Policymakers and the public expect the most of urban campuses. They are supposed to “save public schools, clean up pollution, jump-start new technologies, deliver improved health care, diversify the arts and culture, and provide the engine for economic growth,” argues Gregory Jay, director of the Cultures and Communities Program at the University of Wisconsin–Milwaukee. “And, oh, by the way,” Jay adds, “educate students from every background, age group, and preparation level through dozens of degree programs using all media at all hours of the day and night.”

Are this country’s colleges and universities ready to navigate these storms — as well as waters yet uncharted?

An encouraging sign: schools and systems in a number of states from Kentucky to North Dakota have begun to move aggressively to partner with policymakers and the business community to craft a shared agenda — to pin down precisely how higher education can contribute to statewide policy goals.

After three years during which Texas colleges and universities built the case for change, last year the state’s legislature adopted a comprehensive investment package. The effort included millions of new dollars for a public awareness campaign to promote the value of higher education, student grants, and research and teaching programs. At the same time the state more closely aligned its high school curriculum with college-readiness recommendations from the postsecondary sector.

Just last January I was honored to help facilitate the Mississippi Leadership Summit on Higher Education. The summit was the capstone to an agenda-setting process led by Governor Ronnie Musgrove and Aubrey Patterson, chairman and CEO of BancorpSouth. A steering committee representing the top leadership of public and private higher education, the legislature, and the business community worked for more than a year to develop a blueprint for jumpstarting the state’s struggling educational and economic performance. “This is a great start,” said the summit’s keynote speaker, former Netscape president and CEO Jim Barksdale. “But we’re going to need a lot of leadership to accomplish these noble goals.”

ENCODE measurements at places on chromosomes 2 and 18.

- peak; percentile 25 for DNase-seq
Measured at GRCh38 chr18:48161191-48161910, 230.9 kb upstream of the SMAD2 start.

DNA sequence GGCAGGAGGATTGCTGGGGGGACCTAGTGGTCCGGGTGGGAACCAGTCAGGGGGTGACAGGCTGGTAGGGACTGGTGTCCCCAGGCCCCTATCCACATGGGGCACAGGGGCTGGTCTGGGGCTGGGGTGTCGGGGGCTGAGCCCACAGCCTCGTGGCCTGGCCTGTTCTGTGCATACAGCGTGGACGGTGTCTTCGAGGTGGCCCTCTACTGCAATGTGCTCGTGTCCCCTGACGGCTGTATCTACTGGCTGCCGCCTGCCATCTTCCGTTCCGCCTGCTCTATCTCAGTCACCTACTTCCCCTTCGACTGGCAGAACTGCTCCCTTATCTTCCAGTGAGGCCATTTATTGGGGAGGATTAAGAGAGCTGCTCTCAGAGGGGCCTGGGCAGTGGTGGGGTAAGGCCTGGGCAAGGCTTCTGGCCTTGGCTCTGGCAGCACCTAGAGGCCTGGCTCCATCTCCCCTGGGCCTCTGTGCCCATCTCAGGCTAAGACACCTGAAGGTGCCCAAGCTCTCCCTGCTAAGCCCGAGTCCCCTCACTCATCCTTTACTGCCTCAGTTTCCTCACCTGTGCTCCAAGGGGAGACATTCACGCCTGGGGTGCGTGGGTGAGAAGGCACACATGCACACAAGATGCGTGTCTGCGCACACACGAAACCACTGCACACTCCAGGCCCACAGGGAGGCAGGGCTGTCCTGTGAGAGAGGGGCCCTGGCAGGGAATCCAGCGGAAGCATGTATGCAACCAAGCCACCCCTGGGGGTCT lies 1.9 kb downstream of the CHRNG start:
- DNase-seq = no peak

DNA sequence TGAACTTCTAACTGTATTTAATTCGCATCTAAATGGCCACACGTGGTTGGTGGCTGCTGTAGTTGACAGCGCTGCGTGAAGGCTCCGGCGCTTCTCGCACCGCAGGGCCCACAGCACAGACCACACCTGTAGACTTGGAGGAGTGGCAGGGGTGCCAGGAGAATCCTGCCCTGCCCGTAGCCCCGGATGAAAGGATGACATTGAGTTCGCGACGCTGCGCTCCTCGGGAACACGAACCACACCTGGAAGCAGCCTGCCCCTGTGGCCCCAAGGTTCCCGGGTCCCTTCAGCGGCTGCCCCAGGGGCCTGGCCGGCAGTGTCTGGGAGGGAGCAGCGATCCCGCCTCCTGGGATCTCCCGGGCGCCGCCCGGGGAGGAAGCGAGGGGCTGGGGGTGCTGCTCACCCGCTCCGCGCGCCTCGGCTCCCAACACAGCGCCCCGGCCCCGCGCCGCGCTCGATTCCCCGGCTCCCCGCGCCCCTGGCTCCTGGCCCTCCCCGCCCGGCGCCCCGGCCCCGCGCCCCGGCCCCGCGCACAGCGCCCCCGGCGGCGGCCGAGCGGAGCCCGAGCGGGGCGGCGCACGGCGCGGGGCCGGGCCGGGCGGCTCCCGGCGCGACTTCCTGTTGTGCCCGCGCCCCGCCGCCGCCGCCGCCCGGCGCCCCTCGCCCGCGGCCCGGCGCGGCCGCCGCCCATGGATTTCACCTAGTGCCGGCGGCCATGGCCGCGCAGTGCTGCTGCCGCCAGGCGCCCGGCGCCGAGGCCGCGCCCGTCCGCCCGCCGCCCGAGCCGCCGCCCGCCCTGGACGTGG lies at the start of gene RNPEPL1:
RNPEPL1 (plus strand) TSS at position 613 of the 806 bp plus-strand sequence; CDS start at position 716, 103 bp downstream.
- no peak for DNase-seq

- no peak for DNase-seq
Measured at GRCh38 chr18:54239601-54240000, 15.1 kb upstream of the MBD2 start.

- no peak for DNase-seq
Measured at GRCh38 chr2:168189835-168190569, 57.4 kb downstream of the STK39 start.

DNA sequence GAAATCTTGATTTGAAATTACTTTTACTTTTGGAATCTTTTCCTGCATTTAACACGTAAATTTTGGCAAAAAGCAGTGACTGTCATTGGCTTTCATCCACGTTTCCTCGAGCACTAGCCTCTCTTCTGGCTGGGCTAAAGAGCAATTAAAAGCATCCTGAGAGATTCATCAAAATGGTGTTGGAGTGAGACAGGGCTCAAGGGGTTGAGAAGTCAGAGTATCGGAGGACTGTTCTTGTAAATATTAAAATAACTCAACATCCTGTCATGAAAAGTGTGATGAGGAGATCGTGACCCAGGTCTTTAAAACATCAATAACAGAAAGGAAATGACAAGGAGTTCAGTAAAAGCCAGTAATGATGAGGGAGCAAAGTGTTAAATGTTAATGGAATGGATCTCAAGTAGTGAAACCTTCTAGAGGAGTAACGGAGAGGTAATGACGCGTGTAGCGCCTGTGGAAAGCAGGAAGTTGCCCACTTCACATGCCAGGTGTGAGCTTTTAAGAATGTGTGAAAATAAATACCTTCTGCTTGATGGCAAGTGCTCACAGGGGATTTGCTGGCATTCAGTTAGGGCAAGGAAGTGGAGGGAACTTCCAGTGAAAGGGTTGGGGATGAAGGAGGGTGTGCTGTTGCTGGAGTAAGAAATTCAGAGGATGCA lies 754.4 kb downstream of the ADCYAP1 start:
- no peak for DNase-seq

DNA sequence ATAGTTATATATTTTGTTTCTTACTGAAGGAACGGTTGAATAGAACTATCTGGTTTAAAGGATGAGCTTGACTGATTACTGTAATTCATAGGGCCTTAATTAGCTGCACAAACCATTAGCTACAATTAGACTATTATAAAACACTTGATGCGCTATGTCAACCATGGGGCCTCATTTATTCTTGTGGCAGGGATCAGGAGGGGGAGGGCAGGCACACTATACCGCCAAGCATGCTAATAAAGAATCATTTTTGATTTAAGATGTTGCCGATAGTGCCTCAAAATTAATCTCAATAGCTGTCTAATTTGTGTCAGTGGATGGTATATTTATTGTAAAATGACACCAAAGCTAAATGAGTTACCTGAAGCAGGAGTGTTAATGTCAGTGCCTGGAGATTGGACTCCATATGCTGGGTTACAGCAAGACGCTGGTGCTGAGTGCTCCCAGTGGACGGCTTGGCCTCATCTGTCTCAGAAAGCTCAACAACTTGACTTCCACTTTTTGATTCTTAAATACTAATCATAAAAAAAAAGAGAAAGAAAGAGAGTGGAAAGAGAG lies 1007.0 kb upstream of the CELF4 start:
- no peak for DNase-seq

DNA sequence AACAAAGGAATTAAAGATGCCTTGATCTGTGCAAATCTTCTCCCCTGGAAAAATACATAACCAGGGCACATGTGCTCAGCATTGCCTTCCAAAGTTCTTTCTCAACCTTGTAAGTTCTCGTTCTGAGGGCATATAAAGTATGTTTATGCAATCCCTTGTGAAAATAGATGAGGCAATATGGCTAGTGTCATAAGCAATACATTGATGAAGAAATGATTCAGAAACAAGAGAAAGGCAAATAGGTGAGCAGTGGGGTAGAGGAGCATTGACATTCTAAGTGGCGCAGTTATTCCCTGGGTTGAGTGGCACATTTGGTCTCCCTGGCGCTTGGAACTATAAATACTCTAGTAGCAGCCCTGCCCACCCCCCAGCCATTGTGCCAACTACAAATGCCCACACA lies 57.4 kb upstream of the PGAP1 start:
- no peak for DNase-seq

In Oregon and other states there has been strong leadership from system chancellors, presidents, and public-spirited trustees from the private sector — buttressed by service learning initiatives at Reed and other private institutions — that have laid a solid foundation for breakthrough contributions to come. As a native Northwesterner, I am quite hopeful that a new generation of city, county, and state leaders, in partnership with new and emerging public and private higher education leaders, will forge a coalition that will open the doors — and rewards — of world-class higher education to all of Oregon’s citizens.

A rising chorus of voices argues that the nation has a historic opportunity to harness the surge of patriotism and new sense of connection between Americans and their public institutions in support of a new commitment to public service. Judith Ramaley, former president of Portland State University, has gone so far as to suggest that the traditional categories of teaching, research, and service should be recast into learning, discovery, and engagement.

Who knows? Perhaps this century — or even this decade — could witness a truly revolutionary new system of public and corporate incentives designed to usher in a new era of service. small bullet